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Publication Date

9-1-2011

Abstract

This dissertation will argue that in order for evangelistic preaching within American evangelicalism to regain the effectiveness currently being lost in the dramatically shifting culture it will be necessary for preachers to exert greater initiative to engage listeners with emotional persuasion beyond merely the information presented.

Changes in American culture at the twenty-first century mark reflect a transition from the modern to the postmodern era. One affect this change is having upon the religious life of American evangelicalism is a waning effectiveness of preaching the gospel as indicated by declining numbers of conversion growth in churches. The current crisis arises from modes of communication long-entrenched in modern assumptions while the culture itself is shifting to the postmodern era. Emerging characteristics of the postmodern era indicate that for effective communication the need to establish an affective connection is more important than the informational content itself. Communicating the gospel will require a heightened focus on engaging listeners so the message may gain a hearing at all, much less an effective response.

Consideration will begin by examining the historical contrasts that produced an Information Age. During this era the rise of academic seminary training fostered styles of preaching predominately based in cognitive information. Evangelism adapted to the culture with presentation designed to convince listeners using logical argument arranged in propositional outlines. This approach resulted in eventual marginalization of the Christian voice in the mainstream culture. Further consideration will evaluate biblical and theological attributes of preaching to differentiate evangelistic preaching from other forms of instruction, and to distinguish timeless aspects of the gospel from those reflecting the cultural contextualization of a particular era. Consideration will also examine communication theory especially related to persuasion. While the mysterious element of God’s work is always paramount, the human task of evangelistic preaching must embrace persuasion dynamics, particularly in response to changing culture, to gain effectiveness. The initiative toward engaging listeners is valid both for theological interpretation and applied practice.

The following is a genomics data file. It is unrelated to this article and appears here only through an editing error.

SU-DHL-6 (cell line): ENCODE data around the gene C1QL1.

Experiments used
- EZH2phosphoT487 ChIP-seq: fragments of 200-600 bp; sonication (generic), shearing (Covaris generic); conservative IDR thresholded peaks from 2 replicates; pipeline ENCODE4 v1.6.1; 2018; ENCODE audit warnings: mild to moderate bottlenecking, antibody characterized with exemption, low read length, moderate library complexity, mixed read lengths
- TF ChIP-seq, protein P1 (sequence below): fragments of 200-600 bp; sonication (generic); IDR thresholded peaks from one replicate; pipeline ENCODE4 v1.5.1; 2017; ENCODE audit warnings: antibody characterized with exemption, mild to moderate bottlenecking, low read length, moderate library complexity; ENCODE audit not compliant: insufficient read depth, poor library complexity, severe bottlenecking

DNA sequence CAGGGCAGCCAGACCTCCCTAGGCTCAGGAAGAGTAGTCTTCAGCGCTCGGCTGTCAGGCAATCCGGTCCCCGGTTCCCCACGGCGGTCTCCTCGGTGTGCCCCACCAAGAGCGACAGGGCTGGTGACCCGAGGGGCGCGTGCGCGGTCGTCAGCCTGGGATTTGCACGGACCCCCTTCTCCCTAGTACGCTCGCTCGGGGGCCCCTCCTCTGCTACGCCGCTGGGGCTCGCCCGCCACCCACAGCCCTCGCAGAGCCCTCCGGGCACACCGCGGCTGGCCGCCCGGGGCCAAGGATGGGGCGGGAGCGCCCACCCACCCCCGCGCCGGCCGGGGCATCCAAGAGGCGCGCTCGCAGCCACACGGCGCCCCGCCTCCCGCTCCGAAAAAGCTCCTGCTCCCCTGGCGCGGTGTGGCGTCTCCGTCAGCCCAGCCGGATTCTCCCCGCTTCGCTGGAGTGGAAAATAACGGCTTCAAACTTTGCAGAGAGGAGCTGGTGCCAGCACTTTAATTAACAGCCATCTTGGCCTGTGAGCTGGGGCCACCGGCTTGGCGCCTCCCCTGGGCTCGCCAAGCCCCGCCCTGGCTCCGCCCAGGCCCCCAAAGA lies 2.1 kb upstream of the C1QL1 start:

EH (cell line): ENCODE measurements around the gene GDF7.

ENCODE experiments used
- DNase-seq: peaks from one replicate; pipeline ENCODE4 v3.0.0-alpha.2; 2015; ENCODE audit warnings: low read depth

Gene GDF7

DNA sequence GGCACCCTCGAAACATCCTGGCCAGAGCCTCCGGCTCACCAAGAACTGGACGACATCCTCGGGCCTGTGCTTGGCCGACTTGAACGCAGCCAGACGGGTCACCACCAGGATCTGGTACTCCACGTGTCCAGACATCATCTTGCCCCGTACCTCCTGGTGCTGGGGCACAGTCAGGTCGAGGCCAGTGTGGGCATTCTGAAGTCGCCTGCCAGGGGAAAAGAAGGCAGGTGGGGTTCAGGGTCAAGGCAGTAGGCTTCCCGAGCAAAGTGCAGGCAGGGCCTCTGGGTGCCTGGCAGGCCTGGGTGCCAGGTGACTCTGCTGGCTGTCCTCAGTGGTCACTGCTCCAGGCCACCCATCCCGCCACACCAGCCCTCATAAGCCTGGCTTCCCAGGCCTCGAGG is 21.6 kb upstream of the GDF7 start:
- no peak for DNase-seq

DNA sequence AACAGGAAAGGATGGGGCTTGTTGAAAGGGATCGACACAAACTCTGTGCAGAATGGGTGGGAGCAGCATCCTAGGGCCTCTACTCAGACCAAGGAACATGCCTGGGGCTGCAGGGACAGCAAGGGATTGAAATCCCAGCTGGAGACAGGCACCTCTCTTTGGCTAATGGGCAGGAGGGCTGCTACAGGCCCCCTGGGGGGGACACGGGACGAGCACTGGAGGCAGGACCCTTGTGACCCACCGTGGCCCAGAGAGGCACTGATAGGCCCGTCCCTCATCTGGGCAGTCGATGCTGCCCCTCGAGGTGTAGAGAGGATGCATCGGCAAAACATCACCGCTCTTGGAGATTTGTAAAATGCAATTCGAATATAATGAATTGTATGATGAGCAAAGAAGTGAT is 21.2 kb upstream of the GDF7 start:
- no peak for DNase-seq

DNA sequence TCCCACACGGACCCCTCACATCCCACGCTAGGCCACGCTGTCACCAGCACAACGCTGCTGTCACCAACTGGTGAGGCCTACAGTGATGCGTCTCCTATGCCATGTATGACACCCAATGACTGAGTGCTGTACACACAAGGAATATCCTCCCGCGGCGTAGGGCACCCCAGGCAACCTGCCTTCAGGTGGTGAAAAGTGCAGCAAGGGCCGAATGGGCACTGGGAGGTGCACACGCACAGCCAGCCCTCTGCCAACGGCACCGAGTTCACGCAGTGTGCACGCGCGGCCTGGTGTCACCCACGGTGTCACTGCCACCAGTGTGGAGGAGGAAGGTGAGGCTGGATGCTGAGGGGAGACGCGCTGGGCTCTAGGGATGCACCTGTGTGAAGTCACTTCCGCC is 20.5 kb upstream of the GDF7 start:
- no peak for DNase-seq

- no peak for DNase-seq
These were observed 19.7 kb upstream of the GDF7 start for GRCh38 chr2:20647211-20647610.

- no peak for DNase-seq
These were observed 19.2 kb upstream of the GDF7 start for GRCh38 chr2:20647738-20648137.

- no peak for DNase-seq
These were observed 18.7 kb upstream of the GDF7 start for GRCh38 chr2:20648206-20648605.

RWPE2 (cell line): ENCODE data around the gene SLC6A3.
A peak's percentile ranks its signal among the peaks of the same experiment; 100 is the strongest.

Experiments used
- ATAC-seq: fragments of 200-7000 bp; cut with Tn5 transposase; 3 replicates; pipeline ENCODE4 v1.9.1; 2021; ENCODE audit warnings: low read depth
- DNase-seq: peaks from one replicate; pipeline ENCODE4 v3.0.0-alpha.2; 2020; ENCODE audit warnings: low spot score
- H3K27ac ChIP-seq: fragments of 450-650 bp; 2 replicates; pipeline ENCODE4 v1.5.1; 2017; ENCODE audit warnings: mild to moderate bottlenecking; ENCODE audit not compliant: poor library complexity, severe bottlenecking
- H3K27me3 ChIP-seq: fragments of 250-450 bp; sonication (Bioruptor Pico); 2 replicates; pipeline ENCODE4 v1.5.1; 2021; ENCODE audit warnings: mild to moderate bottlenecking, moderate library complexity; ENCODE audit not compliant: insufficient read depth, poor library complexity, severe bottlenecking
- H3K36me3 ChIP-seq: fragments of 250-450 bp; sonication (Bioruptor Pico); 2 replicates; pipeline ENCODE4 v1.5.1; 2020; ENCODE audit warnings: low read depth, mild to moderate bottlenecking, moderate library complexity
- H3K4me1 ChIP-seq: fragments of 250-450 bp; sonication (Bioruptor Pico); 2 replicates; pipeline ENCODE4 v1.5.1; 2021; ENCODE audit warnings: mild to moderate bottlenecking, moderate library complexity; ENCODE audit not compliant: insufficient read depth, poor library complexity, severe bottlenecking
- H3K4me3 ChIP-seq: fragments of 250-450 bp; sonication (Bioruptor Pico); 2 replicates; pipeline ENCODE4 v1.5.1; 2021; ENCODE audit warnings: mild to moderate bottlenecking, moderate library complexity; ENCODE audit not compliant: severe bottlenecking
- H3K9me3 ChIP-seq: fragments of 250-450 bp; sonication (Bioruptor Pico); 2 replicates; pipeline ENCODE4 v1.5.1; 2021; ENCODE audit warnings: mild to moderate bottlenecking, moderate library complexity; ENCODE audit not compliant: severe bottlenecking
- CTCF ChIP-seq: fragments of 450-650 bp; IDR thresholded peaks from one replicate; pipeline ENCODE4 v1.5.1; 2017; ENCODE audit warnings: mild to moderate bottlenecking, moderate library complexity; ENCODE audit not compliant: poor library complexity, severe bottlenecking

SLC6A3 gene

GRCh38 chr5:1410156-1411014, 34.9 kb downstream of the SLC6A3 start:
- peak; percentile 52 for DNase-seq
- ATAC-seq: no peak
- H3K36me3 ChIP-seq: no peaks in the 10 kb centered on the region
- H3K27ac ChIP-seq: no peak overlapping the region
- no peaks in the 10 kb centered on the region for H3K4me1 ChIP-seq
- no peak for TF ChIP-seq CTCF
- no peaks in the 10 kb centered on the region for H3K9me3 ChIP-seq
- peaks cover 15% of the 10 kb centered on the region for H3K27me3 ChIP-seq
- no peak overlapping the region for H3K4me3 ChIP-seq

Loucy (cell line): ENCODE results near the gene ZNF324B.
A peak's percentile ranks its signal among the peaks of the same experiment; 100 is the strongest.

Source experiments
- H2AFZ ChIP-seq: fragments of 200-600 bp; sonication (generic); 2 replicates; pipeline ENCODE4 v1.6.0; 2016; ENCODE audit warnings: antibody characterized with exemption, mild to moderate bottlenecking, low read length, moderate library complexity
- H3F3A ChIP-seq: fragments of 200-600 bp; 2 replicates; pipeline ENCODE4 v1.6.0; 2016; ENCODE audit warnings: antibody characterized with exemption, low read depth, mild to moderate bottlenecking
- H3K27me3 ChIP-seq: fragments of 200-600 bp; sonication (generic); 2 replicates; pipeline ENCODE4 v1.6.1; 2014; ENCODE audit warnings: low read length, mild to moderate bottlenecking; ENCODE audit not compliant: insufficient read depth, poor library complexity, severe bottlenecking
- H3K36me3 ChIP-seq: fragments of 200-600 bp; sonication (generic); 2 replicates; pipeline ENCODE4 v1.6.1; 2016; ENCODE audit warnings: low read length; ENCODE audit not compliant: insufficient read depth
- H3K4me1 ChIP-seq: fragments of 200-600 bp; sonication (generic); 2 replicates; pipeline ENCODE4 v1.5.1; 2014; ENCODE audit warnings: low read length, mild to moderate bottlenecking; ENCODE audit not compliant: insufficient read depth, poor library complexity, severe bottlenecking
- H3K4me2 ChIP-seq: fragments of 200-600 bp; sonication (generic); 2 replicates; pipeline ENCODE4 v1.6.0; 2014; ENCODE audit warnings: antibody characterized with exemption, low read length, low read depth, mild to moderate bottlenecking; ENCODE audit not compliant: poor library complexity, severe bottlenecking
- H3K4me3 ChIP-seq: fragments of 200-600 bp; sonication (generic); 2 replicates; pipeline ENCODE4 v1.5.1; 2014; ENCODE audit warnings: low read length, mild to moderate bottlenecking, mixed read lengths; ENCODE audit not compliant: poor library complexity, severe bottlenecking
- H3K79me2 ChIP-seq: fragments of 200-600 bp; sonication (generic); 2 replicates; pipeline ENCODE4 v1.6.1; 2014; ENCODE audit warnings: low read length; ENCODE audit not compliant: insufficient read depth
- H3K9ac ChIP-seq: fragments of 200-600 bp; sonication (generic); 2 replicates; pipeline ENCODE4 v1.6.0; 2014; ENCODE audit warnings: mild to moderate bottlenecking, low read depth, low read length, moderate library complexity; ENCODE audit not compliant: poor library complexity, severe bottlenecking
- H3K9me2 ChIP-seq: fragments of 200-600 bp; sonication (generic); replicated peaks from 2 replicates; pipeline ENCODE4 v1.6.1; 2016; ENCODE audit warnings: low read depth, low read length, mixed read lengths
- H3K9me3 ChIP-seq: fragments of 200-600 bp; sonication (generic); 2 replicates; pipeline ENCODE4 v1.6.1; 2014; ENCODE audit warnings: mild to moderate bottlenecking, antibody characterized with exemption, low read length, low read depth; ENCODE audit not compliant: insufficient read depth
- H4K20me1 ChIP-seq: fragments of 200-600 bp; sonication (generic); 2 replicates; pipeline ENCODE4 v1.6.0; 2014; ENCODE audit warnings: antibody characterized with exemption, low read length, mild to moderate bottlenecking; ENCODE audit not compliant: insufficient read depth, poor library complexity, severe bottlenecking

The purpose of this paper is to summon American preachers to affectively engage listeners, rather than merely propagate information. As a more engaging approach is embraced, the gospel may more effectively accomplish its intended purpose of transforming lives and societal structures.

Content Reader: Daniel Harrell, PhD

Degree Name

Doctor of Ministry

First Advisor

Harrell, Daniel

Date Uploaded

March 2018

Collection Number

DMin125

Document Type

Project

File Name

DMin125-0050

Language

English

Keywords

Preaching; Evangelistic work; Persuasion (Psychology); Information theory; Postmodernism; Church and the world

Disciplines

Missions and World Christianity

Rights

Material is subject to copyright.

Comments

This was uploaded by the David Allan Hubbard Library from the Theological Research Exchange Network (TREN). If there are any mistakes in this record, please contact archives@fuller.edu.

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Embargo Period

11-15-2018

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